MB: He’s very comfortable at this level. Jimmy is a big man who can skate very well. He’s very strong, but the nice part about him is he has soft hands and a nice touch around the net. He has the ability to make plays, and for a big man that’s special. He’s really impressed me so far with his strength and ability to win those battles for the puck along the walls, both in the offensive and defensive zones. He has a good knack for driving to the net. 

He’s a player that has to learn on the power play that he’s most effective in front of the net, and he can learn that by watching a guy like Brandon Segal, who does that extremely well for us. Jimmy has a lot of great attributes that he brings to us on a daily basis.

You mentioned feeling fortunate to have Alec Richards or Alexander Salak in net. How much of a luxury is it to have Salak, who very easily could have won a job with the Blackhawks out of camp? 
MB: We’re very lucky. We’re kind of spoiled. It actually takes me back to the time (2008-09) we had Antti Niemi and Corey Crawford in Rockford. It didn’t matter who you threw at the opposition. Night in and night out, you had a feeling you could win and be successful, and that’s the way we feel right now. 

Salak is coming off a fantastic year overseas in Sweden. He wanted to come to North America and make the Blackhawks, but I also think it’s good for him to be here and play. I think the combination with him and Richards gives us a great one-two punch, and we feel very comfortable with either one of them in goal.  With that confidence stemming from the net, it’s going to allow our team to play without worrying too much about what’s happening at the other end.


Let’s talk about some of the top Blackhawks draft picks who now have some AHL seasoning and should be major contributors for you. He’s only 20 years old, but how much will you count on Brandon Pirri this year?
Brandon is a player we’re looking at to provide a lot of offense this year, and I’m looking for him to take a big step. I felt he did that halfway through last year, at the end of January and early February, where it really clicked for him what he would have to do to be successful night in and night out at the American League level. 

I think he’s made huge strides in his game. He really invested in himself a lot this offseason by spending the majority of the summer training with [21-year NHL vet] Gary Roberts on his conditioning and strength. I think he feels a lot more confident in his body now, and he’s going to make plays and battle and win those battles that last year he couldn’t because he’s stronger, smarter and he knows what to do every day to have success. He’ a kid who still has a long way to go but is right on that fringe of cracking the Blackhawks roster.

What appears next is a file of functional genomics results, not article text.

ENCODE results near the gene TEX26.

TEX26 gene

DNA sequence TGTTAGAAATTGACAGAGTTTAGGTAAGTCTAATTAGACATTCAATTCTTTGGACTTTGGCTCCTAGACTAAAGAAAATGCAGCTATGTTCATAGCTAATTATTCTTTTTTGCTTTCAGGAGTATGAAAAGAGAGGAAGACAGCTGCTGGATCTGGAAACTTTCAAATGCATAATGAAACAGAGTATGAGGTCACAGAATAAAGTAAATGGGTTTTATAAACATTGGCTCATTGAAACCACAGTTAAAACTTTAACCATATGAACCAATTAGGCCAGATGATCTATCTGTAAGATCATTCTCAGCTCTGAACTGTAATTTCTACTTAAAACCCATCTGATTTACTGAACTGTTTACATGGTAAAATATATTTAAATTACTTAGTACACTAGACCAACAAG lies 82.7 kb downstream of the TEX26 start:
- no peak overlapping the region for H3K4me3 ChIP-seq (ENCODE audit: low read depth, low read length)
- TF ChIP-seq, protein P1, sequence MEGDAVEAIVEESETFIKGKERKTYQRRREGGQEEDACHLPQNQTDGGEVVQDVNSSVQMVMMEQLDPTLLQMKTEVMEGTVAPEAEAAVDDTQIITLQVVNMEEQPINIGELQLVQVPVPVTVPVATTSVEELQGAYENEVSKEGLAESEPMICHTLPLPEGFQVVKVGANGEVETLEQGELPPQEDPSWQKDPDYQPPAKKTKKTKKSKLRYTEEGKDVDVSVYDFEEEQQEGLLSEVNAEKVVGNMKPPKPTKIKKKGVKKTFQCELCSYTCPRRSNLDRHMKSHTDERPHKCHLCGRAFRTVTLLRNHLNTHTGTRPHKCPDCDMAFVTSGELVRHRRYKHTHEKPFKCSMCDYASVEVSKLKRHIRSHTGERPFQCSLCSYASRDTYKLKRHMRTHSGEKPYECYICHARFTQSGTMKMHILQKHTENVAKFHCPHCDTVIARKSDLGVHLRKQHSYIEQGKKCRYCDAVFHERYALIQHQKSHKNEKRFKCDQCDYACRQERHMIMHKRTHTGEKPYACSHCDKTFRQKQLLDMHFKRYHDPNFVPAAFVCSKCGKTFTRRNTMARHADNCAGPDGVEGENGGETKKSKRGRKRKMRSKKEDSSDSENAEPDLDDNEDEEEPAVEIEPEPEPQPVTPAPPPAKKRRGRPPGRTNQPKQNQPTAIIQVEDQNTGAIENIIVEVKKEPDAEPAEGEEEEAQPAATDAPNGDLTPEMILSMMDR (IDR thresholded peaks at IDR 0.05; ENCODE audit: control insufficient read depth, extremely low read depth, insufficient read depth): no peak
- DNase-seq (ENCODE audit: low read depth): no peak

Dylan Olsen only played half the season in Rockford after leaving college, but he was the last defenseman cut by the Blackhawks at training camp. How far has his game come?
MB: For Dylan I think it’s all about confidence. He’s a player who was on the bubble for us last year, making the jump from the NCAA to the World Juniors to the American Hockey League; the play was really elevating each step. Going into the second half of the season, it was a lot for a

For Dylan Olsen, I think it’s all about confidence. Going into the second half of the season, it was a lot for a 19-year-old to digest. This year the ‘wow’ factor is gone. He went into Chicago and had a great training camp. I was really proud of him. - Mark Bernard

19-year-old to digest. This year the ‘wow’ factor is gone. He went into Chicago and had a great training camp. He had a good summer where he really worked hard on his conditioning. I was really proud of him. He took off some pounds and slimmed down, and he looks like a professional athlete now. 

He has the ability, he skates well and is a big guy who can make plays. He moves the puck very well, and he’s physical. He needs to continue to build down here and play a high number of minutes. That’s important for a young defenseman. We’re looking for him to be very effective on our penalty kill. He has to be the guy — and has to want to be the guy — where in the last few minutes of play, the coaches are tapping on his shoulder to go out and defend.

What are your expectations for speedy Shawn Lalonde this year?
MB: Shawn is another player that really had to learn the pro game last year. He came from a situation in juniors where he could skate the puck on the Olympic-sized rink they have in Belleville (OHL) and could really do whatever he wanted. Coming here to Rockford, he had to learn the pro style of game where less is more. He did a good job last year and made good strides, and now he has to continue to work on his positional play and making the easy play. Not everything has to be a home run or a rush up the ice, but he’s making great strides, and I like where he’s going.